Civil War Battle of Second Manassas (Second Battle of Bull Run)

The Battle of Second Manassas, also known as the Second Battle of Bull Run and the Battle of Groveton, was five times larger than the Battle of First Manassas and it lasted three days.  Stonewall Jackson formed a one-and-a-half-mile defensive line behind the Unfinished Railroad from the Brawner Farm to the Sudley United Methodist Church.  General Robert E. Lee formed a second line that, along with Jackson’s line, created a jaw which slowly closed on the troops of Union General John Pope.  Pope’s overconfidence resulted in a crushing defeat for the Union and the battle claimed 22,000 lives.  The Confederate victory opened the way for Lee’s first invasion of the North.

Brawner Farm Interprtive Center Manassas National Battlefield Park Northern Virginia
Brawner Farm Interpretive Center.
Manassas National Battlefield Park has created an 18-mile self-guided driving tour which visits 12 major sites of the Second Manassas battle.  The 12 stops have parking lots, interpretive markers, and walking trails.

The first stop on the driving tour is the Brawner Farm, which has been turned into an Interpretive Center.  This is where the Battle of Second Manassas started when Stonewall Jackson concealed his troops just north of the farm.  From March through November travelers can enter the Brawner Farm Interpretive Center and view the exhibits and the fiber-optic battle map.

Stone House Manassas National Battlefield Park Northern Virginia
Stone House.
The third stop on the Second Manassas driving tour is the Stone House.  Stone House was built in 1848 as a tavern.  During Second Manassas, it was used as a field hospital by the Union.  When the Union retreated, they couldn’t take all their wounded with them, so the Union doctors stayed behind.  There are five artillery shells embedded in the house.  However, these are not remnants of the war.  Rather, they were used to patch holes.  Take a look at the north-east corner of the house.  You will see grooves in the rock where the family sharpened their kitchen knives.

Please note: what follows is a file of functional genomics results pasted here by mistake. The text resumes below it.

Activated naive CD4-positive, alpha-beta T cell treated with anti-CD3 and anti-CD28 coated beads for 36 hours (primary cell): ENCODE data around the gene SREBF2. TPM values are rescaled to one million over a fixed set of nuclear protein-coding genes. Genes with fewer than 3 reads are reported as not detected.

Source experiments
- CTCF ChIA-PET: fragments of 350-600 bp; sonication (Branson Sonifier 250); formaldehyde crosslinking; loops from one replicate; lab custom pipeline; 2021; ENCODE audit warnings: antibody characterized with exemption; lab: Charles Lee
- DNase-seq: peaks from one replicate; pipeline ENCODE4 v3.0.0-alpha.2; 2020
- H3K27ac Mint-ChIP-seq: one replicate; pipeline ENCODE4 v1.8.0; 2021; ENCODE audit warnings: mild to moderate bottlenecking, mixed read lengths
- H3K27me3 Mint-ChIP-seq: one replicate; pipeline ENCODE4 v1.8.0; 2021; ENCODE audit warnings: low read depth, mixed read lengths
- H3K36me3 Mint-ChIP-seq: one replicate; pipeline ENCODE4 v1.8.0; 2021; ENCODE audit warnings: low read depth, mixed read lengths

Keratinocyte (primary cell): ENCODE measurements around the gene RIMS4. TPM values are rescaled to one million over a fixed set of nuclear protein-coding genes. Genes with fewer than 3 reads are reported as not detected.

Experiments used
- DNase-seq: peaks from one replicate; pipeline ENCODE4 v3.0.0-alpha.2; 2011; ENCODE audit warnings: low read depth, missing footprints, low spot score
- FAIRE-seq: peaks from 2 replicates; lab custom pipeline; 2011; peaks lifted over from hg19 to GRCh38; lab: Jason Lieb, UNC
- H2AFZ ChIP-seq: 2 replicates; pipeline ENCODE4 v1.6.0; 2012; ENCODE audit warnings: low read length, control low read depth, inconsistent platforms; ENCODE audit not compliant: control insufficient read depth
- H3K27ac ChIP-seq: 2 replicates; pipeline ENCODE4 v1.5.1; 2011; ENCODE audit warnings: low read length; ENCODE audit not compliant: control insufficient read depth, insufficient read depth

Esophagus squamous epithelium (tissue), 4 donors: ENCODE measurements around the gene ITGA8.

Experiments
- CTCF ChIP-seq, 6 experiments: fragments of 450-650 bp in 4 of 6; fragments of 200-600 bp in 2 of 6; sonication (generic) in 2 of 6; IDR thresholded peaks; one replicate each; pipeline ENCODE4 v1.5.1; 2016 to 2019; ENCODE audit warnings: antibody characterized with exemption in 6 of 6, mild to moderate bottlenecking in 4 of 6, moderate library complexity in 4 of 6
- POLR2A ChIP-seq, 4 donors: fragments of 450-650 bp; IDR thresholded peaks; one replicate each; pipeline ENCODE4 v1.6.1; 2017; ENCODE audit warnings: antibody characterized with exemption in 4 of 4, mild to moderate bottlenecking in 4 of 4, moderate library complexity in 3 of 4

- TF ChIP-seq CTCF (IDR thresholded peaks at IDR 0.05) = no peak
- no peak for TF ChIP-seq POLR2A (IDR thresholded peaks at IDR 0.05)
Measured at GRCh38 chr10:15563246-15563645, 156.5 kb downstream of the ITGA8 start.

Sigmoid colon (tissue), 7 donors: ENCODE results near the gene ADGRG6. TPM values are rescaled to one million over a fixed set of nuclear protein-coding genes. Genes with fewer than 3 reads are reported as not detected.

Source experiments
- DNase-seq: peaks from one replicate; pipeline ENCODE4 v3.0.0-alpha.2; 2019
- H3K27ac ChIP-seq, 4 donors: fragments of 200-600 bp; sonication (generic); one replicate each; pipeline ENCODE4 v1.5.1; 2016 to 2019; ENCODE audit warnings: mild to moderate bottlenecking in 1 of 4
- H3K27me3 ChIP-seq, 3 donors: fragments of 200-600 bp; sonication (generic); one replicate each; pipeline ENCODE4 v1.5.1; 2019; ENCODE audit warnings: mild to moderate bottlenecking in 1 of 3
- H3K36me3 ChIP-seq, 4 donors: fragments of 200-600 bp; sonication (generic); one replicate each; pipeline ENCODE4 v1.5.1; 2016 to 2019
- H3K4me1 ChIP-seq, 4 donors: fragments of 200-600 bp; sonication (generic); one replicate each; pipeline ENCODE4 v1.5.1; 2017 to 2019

Unfinished Railroad Loop Trail Manassas National Battlefield Park Northern Virginia
Unfinished Railroad Loop Trail.
Stop six is the Unfinished Railroad, the center of Stonewall Jackson’s line.  There is a particularly beautiful loop trail at this stop which travels through the woods.  It is especially pretty in the fall when the leaves begin to change.  Interpretive markers are scattered along the trail.  The trail is mostly dirt but also has short sections of boardwalk.

Dogan House Manassas National Battlefield Park Northern Virginia
Dogan House, the last remains of the village of Groveton.
The eighth stop of the drive is Groveton.  All that remains of this village is one small frame house, Dogan House.  The Union assault was broken in the fields of the Dogan farm.

Groveton Confederate Cemetery Manassas National Battlefield Park Northern Virginia
Groveton Confederate Cemetery.
Across the street from Dogan House is the Groveton Confederate Cemetery, which was established in 1869.  While the Union dead were eventually buried in Arlington Cemetery, the Confederate dead were buried in trench graves.  The Confederate Dead Cemetery contains the bodies of approximately 500 Confederate soldiers, most of whom are unidentified.

Stone Bridge Manassas National Battlefield Park Northern Virginia
The rebuilt Stone Bridge.
The driving tour ends at Stone Bridge.  Stone Bridge was built in 1825, but what remains is not all original as it was destroyed during the Civil War.  Stone Bridge was the site of the first shot of First Manassas and is where the defeated Union army withdrew from Second Manassas, opening the way for the South’s first invasion of the North.

To learn more about the Battle of Second Manassas, visit the Brawner Farm Interpretive Center and join the guided Brawner Farm Walking Tour.

The National Park Service manages over 70 parks related to Civil War history, many with important battlefields.  If you’re traveling through Northern Virginia, plan on dedicating half a day to Manassas National Battlefield Park, which offers travelers the ability to visit two important Civil War battlefields in one.

Thank you to Discover Prince William & Manassas for hosting our trip to Virginia and making this post possible.  As always, all opinions are my own.

Travel the World: Seeing two Civil War battlefields in one at Manassas National Battlefield Park in Northern Virginia.